Curaçao Papiamentu: Kòrsou is an island in the southern Caribbean Sea, north of the Venezuelan coast, that is a constituent country (Dutch: land) of the Kingdom of the Netherlands. Formally called the Country of Curaçao, it includes the main island and the uninhabited island of Klein Curaçao ("Little Curaçao"). It has a population of over 150,000 on an area of 444 km2 (171 sq mi) and its capital is Willemstad.
Prior to the dissolution of the Netherlands Antilles in 10 October 2010, Curaçao was administered as the "Island Territory of Curaçao.
Curaçao has an open economy, with tourism, international trade, shipping services, refining, storage (oil and bunkering) and international financial services being the most important sectors. Curaçao's economy is well developed and supports a high standard of living, ranking 46th in the world in terms of GDP (PPP) per capita and 27th in the world in terms of nominal GDP per capita. Curaçao possesses a high income economy, as defined by the World Bank. Activities related to the port of Willemstad (like the Free Trade Zone) make a significant contribution to the economy. To achieve the government's aim to make its economy more diverse, efforts are being made to attract more foreign investment. This policy, called the 'Open Arms' policy, features a heavy focus on information technology companies.
While tourism plays a major role in Curaçao's economy, it is less reliant on tourism than other Caribbean countries. Most tourists originate from the Eastern United States, South America and the Netherlands. It currently leads the Caribbean in cruise tourism growth with 610,186 cruise passengers in 2013,Hato International Airport received 1,772,501 passengers in 2013 and recently announced capital investments totaling US$48 million aimed at transforming the airport into a regional hub by 2018.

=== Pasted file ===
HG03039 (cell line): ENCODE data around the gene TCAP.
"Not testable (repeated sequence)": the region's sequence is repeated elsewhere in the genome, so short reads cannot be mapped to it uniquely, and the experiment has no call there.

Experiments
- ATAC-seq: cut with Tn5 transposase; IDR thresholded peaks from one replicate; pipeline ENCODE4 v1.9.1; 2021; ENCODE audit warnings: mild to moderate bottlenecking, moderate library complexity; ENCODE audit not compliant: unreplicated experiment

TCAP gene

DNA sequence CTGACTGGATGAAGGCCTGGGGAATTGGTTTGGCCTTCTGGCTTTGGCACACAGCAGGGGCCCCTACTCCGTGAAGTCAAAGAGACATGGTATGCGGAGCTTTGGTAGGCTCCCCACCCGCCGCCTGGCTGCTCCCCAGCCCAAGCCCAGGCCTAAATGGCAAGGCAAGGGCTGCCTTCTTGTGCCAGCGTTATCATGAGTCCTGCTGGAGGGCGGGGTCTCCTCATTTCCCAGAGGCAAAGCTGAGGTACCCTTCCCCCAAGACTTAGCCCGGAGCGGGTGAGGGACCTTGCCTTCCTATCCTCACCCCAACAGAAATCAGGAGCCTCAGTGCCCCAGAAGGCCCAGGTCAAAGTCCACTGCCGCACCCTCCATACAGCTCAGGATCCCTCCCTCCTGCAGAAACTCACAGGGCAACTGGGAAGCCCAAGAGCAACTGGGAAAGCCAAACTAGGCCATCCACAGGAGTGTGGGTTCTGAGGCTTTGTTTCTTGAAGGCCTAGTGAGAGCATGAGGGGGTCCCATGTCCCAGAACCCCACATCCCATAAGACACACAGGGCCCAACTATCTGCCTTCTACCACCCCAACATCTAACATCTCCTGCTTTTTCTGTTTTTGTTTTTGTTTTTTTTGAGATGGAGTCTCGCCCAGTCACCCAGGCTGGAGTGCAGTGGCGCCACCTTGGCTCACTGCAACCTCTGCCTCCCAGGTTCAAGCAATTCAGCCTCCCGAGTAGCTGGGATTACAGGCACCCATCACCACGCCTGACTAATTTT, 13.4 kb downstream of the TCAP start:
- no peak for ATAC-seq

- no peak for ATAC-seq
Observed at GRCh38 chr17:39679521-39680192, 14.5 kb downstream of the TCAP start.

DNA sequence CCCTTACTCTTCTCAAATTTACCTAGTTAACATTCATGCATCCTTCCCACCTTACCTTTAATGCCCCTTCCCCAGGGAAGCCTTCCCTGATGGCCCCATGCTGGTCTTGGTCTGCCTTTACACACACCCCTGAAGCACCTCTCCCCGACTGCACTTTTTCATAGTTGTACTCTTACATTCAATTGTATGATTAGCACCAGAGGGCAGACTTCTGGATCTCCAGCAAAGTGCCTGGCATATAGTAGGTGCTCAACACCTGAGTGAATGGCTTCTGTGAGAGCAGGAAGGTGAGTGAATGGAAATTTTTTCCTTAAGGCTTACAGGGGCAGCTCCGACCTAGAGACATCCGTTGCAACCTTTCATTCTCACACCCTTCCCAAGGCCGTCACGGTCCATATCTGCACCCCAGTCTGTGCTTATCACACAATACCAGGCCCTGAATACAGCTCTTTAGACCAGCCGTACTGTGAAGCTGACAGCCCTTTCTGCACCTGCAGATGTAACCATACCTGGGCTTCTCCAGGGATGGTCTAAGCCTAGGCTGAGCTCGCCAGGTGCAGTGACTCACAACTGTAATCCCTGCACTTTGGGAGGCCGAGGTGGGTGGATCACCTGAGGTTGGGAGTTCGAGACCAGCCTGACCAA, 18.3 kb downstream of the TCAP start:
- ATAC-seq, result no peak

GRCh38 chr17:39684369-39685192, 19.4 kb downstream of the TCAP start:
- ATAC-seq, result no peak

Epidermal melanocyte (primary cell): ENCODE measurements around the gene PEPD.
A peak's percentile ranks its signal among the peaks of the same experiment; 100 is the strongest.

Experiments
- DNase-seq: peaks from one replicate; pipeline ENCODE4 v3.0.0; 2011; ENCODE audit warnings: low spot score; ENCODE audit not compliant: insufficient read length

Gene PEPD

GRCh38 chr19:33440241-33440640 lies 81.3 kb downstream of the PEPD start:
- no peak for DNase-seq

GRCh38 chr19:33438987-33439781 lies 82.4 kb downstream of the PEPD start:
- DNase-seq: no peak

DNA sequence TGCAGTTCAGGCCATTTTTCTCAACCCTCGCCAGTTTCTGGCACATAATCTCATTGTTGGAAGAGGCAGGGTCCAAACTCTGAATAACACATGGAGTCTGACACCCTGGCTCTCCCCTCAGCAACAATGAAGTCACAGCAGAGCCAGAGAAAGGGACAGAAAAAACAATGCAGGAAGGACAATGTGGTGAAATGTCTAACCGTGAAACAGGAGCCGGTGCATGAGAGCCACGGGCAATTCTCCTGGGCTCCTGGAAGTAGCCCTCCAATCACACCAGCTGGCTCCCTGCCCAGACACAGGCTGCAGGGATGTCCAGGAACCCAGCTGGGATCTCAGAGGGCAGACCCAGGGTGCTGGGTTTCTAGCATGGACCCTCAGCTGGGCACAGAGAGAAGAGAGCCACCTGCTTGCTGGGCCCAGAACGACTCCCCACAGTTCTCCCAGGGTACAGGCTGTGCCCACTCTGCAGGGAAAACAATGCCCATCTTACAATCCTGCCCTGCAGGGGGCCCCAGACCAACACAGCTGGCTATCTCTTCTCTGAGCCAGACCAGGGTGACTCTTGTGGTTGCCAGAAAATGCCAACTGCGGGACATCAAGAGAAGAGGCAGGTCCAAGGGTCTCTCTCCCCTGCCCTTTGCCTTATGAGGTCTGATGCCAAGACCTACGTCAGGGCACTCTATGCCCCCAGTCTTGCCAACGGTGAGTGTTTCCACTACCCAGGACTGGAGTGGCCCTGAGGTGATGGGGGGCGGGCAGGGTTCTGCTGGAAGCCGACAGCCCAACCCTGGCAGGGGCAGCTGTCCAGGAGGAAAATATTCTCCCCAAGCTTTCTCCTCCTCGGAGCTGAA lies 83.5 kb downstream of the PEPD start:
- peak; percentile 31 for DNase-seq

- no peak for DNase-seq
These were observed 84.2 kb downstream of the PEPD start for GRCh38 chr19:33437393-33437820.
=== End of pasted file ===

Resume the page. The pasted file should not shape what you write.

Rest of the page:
The island's insular shelf has a sharp drop-off known as the "Blue Edge." Scuba diving tourists often visit for this vista. Coral reefs for snorkeling and scuba diving can be reached without a boat. The southern coast has calm waters as well as many small beaches, such as Jan Thiel and Cas Abou. The coastline of Curaçao features numerous bays and inlets which serve as popular mooring locations for boats.
Some of the coral reefs are affected by tourism. Porto Marie Beach is experimenting with artificial coral reefs in order to improve the reef's condition. Hundreds of artificial coral blocks that have been placed are now home to a large array of tropical fish.
Curaçao's history in financial services dates back to World War I. Prior to this period, the financial arms of local merchant houses functioned as informal lenders to the community. However, at the turn of the century, Curaçao underwent industrialization, and a number of merchant houses established private commercial banks. As the economy grew, these banks began assuming additional functions eventually becoming full-fledged financial institutions.
The Dutch Caribbean Securities Exchange is located in the capital of Willemstad, as is the Central Bank of Curaçao and Sint Maarten; the latter of which dates to 1828. It is the oldest central bank in the Western Hemisphere. The island's legal system supports a variety of corporate structures and is a corporate haven. Though Curaçao is considered a tax haven, it adheres to the EU Code of Conduct against harmful tax practices. It holds a qualified intermediary status from the United States Internal Revenue Service. It is an accepted jurisdiction of the OECD and Caribbean Financial Action Task Force on Money Laundering. The country enforces Anti-Money Laundering and Counter-Terrorism funding compliance.
Curaçao trades mainly with the United States, Venezuela, and the European Union. It has an Association Agreement with the European Union which allows companies which do business in and via Curaçao to export products to European markets, free of import duties and quotas. It is also a participant in the US Caribbean Basin Initiative allowing it to have preferential access to the US market